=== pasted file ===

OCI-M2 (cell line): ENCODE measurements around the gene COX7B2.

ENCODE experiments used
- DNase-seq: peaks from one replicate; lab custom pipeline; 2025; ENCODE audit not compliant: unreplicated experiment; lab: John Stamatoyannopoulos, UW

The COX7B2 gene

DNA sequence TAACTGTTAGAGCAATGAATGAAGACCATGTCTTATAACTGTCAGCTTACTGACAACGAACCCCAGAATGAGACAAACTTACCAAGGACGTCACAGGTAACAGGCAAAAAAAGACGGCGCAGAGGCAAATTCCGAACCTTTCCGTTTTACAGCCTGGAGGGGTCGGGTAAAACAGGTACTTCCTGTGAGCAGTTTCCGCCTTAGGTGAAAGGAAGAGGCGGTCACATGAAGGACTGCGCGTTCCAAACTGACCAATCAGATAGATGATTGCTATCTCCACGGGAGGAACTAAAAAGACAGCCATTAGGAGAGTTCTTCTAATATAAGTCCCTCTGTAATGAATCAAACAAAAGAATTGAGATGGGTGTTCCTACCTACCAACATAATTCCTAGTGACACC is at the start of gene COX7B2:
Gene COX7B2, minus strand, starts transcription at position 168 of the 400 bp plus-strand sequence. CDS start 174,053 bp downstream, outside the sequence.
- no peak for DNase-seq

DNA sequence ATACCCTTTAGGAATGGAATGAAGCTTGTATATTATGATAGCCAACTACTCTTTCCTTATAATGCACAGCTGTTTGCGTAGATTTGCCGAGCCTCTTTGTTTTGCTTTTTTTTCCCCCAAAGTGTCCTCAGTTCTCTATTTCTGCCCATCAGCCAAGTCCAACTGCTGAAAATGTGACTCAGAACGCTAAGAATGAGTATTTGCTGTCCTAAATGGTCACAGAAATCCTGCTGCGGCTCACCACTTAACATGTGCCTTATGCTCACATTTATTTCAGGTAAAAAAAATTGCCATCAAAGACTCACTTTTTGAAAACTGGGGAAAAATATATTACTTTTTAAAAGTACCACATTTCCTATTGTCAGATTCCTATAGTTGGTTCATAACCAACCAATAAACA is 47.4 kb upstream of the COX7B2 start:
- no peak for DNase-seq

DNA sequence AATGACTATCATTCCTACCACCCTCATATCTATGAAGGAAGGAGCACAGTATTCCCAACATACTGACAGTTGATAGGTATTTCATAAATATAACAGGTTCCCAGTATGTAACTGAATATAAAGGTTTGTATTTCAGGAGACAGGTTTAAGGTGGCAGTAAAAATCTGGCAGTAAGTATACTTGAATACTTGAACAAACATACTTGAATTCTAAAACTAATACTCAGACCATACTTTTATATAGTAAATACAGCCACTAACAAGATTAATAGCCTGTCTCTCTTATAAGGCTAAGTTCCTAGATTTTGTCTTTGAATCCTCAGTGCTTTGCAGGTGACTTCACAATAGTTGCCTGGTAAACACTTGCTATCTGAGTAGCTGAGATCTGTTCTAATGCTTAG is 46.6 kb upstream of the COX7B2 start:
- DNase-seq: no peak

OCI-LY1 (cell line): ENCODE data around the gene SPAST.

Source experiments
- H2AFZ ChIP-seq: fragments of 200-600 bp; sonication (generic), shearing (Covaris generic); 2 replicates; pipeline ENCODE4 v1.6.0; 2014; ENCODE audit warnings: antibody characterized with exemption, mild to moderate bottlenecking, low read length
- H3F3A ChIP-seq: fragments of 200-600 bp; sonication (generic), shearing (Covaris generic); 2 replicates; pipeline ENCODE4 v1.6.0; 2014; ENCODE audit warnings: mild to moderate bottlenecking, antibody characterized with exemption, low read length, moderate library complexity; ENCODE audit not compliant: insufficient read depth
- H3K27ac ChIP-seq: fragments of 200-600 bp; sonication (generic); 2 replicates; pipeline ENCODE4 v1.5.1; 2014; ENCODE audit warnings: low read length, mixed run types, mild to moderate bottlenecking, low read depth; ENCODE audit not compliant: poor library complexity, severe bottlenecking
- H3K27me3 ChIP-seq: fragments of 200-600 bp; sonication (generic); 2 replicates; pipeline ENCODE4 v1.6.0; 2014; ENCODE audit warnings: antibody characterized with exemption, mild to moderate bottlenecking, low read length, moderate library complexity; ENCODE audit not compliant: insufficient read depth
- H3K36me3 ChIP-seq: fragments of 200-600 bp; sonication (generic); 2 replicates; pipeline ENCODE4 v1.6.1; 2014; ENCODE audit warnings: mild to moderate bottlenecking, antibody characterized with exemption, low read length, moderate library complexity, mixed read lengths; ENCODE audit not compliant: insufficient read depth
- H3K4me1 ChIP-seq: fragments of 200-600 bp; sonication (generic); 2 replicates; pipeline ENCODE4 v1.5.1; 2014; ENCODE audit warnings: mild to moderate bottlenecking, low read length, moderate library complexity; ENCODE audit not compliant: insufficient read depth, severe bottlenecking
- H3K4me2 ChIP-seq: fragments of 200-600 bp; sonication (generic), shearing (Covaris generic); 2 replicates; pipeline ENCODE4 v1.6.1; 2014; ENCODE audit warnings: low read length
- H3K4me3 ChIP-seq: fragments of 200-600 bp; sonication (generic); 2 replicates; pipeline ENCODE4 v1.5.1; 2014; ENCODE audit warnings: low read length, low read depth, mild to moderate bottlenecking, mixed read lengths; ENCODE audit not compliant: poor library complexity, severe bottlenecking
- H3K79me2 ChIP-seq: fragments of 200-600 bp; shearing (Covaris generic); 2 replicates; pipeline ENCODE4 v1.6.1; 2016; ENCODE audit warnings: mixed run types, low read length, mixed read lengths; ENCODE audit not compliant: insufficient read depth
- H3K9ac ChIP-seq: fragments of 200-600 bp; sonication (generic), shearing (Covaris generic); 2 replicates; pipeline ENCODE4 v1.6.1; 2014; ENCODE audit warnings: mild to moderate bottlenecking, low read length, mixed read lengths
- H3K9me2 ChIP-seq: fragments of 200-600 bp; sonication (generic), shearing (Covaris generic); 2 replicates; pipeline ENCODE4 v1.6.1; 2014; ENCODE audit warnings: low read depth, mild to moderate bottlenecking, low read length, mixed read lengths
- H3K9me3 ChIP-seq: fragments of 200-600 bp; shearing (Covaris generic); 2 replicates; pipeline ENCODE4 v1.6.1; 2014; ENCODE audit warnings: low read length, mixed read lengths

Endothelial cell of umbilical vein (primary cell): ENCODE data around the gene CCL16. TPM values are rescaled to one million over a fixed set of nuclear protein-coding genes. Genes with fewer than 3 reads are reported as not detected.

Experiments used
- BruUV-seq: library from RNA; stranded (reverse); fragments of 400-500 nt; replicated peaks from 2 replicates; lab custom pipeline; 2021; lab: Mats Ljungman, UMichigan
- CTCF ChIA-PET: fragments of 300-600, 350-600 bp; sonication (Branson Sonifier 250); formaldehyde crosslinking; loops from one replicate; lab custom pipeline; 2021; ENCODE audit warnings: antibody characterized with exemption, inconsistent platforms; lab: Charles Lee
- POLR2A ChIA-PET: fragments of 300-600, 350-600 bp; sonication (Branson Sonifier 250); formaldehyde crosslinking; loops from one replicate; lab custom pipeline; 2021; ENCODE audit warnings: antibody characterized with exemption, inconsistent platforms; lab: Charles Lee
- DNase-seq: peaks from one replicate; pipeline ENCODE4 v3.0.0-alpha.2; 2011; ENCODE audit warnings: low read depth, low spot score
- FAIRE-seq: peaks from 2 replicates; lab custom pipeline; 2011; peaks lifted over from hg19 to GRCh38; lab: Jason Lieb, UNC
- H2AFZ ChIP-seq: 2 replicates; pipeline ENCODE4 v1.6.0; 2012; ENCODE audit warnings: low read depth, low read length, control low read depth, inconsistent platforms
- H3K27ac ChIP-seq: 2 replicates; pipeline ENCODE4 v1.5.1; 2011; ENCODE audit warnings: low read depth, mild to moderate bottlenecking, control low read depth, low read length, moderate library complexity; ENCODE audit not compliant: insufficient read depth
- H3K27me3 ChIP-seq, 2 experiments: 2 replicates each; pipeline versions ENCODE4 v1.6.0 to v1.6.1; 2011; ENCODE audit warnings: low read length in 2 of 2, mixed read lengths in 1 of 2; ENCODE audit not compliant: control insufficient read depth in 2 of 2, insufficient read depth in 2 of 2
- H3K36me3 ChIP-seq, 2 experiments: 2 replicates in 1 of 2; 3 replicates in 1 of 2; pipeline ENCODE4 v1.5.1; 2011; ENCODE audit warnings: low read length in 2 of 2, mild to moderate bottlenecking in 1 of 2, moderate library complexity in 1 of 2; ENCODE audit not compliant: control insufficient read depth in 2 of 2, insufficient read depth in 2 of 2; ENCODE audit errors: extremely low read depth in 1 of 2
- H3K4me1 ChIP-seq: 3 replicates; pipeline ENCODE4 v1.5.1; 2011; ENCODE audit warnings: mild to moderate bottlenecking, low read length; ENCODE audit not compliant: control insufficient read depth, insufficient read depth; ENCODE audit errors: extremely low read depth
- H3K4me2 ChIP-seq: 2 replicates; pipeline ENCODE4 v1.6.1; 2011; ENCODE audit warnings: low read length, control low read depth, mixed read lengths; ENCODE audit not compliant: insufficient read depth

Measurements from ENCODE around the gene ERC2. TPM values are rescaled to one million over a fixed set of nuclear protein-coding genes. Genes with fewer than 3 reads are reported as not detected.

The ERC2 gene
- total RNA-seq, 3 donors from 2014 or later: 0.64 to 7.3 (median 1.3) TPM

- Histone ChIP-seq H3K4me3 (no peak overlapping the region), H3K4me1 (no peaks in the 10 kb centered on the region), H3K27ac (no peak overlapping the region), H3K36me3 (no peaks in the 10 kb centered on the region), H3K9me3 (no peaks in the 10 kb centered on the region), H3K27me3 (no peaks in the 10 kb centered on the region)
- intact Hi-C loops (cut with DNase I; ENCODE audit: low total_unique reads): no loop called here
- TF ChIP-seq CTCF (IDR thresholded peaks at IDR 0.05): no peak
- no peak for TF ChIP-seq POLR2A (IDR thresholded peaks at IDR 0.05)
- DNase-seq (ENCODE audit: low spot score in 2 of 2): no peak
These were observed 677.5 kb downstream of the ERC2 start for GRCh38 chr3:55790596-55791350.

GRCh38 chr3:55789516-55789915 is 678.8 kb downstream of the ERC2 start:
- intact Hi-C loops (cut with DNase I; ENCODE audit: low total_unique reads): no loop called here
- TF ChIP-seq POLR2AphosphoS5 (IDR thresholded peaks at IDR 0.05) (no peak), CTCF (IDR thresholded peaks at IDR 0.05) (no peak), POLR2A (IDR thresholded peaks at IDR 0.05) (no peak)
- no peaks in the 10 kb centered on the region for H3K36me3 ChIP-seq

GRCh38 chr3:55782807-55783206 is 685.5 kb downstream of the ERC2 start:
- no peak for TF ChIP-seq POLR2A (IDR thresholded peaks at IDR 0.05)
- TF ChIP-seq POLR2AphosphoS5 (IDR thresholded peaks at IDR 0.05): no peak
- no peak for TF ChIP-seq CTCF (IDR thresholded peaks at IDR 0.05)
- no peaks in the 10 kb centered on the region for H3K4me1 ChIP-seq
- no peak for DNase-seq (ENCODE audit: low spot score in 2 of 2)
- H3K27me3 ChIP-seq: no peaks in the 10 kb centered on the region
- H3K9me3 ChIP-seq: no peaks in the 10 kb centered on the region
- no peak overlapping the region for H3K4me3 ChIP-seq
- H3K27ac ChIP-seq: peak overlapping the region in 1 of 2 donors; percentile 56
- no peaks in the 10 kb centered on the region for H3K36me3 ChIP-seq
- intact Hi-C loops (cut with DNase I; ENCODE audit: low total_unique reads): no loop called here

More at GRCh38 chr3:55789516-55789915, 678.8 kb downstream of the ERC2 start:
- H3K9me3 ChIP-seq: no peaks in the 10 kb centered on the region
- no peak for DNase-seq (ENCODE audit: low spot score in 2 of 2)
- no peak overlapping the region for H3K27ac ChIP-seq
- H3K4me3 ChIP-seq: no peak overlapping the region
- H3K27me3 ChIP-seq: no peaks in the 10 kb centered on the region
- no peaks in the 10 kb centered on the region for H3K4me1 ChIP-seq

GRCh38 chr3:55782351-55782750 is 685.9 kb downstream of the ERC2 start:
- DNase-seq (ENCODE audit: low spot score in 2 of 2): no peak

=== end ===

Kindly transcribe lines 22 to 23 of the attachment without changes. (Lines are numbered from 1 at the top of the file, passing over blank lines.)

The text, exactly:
- H3K79me2 ChIP-seq: fragments of 200-600 bp; shearing (Covaris generic); 2 replicates; pipeline ENCODE4 v1.6.1; 2016; ENCODE audit warnings: mixed run types, low read length, mixed read lengths; ENCODE audit not compliant: insufficient read depth
- H3K9ac ChIP-seq: fragments of 200-600 bp; sonication (generic), shearing (Covaris generic); 2 replicates; pipeline ENCODE4 v1.6.1; 2014; ENCODE audit warnings: mild to moderate bottlenecking, low read length, mixed read lengths